Today’s question, folks, is; “What does a blog redesign mean to you?”. Lets dive right in, shall we?
For me, a blog redesign means quite a lot. It means the opportunity to hone my skills, experiment with new ideas and techniques and put a fresh coat of paint and a new engine behind my blog. Let me elaborate on the paint and engine for a moment.
A few weeks ago, I blogged about styling the tinyMCE editor in WordPress to resemble your WordPress theme’s content area. On this post, I received a comment from LA, asking if it’s possible to style the tinyMCE editor for specific posts or post templates. Folks, it’s WordPress… anything’s possible!
With my mission at hand, I set to work. I’d been thinking about this for a while after writing the initial blog post and am please to say that I have found a solution. Please be sure you’ve read through the initial blog post, as the main points are covered over there.
There are a few steps we need to go through here. They’re pretty straight forward, so bear with me. 🙂
Wow, part 4 already? This is where the real fun comes in, folks. Today we’ll be opening up some *.phtml and *.xml files, looking at what’s going on under the hood and finding out how the theme files all tie together. Lets get started, shall we?
Before we get to those files…
Folks, before we dive into the files, lets get some concepts down that are crucial to understanding how the Magento theme files play together.
The *.xml files define blocks and regions, which template files get used for which blocks & regions as well as various attributes and parameters for each if these definitions, where applicable.
While the *.xml files tell everything where to be and what to look like, the *.phtml files contain the actual XHTML code required for each block and region.
At the time of writing this tutorial, I have upgraded my Magento installation to Community Edition 1.4. All further tutorials, as well as this one, will be referencing Magento Community Edition 1.4 unless otherwise stated. Please be sure you have the latest version.
Right. We’re in part 03 of our “Theming for Magento” tutorial collection. Time to get down to some theming.
A quick word on conventions
Magento, like many other content management systems, likes to follow conventions. Adopting these conventions when designing your theme, as well as during the theming process, can greatly minimize the amount of code required by your theme. As mentioned on Part 02, Magento has a “fall back” feature where it looks for required files, when not in your theme, within all other themes in the current interface until it finds the file it requires. This essentially allows users to keep a copy of the default theme in the interface in which they are coding their theme (either the “default” or a custom interface) and to only modify the files that require customisation.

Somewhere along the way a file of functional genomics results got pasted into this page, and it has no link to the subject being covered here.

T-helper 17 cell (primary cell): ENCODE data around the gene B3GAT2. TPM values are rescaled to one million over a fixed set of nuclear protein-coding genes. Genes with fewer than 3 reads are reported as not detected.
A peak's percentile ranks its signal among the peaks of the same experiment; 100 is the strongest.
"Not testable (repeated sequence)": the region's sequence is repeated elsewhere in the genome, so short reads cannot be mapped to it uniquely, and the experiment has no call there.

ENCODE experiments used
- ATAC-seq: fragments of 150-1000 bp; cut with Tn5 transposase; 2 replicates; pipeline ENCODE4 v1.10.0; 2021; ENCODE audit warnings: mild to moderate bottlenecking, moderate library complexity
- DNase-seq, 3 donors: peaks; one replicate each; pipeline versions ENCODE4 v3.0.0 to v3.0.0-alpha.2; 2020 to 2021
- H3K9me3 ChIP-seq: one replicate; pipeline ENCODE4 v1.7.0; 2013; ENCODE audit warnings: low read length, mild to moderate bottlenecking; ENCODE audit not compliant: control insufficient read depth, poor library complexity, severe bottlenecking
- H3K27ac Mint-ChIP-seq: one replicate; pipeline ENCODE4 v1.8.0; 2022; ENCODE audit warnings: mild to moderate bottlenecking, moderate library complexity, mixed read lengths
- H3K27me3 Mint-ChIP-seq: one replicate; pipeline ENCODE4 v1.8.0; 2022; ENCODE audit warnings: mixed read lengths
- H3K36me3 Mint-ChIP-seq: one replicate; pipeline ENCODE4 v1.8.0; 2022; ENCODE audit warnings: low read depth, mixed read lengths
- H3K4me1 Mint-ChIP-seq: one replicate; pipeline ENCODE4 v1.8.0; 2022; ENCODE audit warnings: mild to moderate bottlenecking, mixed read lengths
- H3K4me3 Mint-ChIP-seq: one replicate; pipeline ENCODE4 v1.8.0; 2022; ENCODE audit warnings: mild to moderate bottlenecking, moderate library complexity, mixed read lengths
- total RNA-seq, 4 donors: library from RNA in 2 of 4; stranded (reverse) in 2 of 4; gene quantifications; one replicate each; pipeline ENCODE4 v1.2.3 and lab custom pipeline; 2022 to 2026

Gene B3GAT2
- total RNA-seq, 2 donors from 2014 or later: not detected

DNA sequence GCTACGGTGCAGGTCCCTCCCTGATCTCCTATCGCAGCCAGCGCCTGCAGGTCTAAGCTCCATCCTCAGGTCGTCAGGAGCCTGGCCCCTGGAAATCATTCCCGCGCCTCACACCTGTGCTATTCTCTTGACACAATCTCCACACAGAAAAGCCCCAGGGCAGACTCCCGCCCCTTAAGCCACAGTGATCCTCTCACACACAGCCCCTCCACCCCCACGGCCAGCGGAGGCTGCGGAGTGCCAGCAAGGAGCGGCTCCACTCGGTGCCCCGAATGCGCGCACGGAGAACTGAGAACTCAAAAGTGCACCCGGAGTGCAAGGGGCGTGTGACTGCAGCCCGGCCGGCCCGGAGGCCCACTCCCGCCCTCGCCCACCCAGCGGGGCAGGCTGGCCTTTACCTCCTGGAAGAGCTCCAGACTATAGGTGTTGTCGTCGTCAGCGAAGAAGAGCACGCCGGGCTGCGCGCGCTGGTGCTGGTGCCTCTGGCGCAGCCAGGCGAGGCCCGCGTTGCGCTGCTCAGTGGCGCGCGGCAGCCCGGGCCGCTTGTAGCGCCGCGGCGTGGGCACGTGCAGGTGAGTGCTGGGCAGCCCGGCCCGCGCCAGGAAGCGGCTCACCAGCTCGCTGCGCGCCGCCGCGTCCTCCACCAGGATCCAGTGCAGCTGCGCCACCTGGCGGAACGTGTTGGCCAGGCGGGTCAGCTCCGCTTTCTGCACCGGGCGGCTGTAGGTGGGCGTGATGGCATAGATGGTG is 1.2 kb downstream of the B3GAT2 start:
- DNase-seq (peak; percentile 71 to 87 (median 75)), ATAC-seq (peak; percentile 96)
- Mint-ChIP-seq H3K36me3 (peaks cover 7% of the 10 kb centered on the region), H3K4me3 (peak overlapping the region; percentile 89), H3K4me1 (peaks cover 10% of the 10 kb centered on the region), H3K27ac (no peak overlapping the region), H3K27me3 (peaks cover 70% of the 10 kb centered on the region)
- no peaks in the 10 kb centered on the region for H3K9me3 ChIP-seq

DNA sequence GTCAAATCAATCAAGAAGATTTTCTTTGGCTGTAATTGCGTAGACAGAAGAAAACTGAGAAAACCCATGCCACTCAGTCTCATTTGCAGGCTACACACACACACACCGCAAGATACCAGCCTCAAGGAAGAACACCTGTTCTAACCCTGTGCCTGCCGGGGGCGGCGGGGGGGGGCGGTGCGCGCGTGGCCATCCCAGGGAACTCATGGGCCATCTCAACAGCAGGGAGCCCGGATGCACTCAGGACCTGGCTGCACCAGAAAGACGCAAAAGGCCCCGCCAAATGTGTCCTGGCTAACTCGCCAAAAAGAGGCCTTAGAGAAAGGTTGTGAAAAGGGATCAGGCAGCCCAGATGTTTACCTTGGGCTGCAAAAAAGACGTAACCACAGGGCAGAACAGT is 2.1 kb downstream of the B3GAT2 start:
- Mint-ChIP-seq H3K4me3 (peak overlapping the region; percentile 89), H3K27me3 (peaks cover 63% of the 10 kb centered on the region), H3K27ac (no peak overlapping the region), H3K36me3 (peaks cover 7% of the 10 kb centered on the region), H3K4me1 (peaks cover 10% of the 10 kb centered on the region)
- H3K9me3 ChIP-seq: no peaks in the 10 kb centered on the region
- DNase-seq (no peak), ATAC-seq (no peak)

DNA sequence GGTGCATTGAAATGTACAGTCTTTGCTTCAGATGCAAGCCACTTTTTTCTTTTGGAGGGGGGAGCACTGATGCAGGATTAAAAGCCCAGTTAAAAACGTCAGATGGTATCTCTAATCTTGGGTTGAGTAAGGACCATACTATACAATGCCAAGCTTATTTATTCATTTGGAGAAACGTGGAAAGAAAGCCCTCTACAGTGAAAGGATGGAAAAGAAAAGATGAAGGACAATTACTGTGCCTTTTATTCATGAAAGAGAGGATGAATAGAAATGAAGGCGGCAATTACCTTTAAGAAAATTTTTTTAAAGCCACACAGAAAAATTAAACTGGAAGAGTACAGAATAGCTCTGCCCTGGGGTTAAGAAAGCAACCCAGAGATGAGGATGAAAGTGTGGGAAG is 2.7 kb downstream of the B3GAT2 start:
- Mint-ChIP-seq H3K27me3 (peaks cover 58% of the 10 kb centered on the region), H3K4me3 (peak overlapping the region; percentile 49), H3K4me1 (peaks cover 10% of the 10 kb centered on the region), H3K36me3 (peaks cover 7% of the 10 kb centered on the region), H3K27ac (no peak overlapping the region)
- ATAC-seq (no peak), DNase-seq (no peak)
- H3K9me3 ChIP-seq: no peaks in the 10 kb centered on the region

OK folks, we’re not going to rush things. Lets take this theming for Magento one step at a time. 🙂
In today’s tutorial, I’ll be discussing the architecture of Magento themes, the reason for this architecture and a brief introduction into a general idea of what goes where and why.
The installation… lets get it out of the way
The Magento installation is, essentially, a click-through process. You need to have a MySQL database created on a server, as well as the login details for this database. Other than that, the various options are fairly clear and straight forward.
Magento, the popular e-commerce website platform, has, over the past few years, become a prominant player in the content management market. Utilising its robust array of features as well as its stock and sales management fascilities, Magento is a great choice for a system to manage your online store.
When setting up your Magento store, the system comes packaged with a default theme. In the majority of situations, this is not ideal. Enter theming… the process of designing and building a custom theme for your Magento store. This post is an introduction to a collection of blog posts discussing theming for Magento, general concepts and a few tips and tricks. These posts are intended as guidelines to theming and not as a verbatim point-for-point on how to create Magento themes. 🙂
Before we start, there are a few things you’ll need:
Well, guys, launch day is here. The Obox Theme Store is online! After weeks of watching Dave, Marc and Nat at Obox working late nights and early mornings, weekends, public holidays and all other kinds of days imaginable, the launch has happened, the first sale has come and gone and I must say, it’s looking AWESOME!
For those who haven’t been following the hype marketing campaign for Obox Themes over the past few weeks, Obox Themes is a premium WordPress theme store set up by the team at Obox Design, selling WordPress themes of a premium grade, with extensive additional functionality and keen attention to design detail. The Obox website has had an overhaul as well and now boasts an integrated theme store and support forums for customers.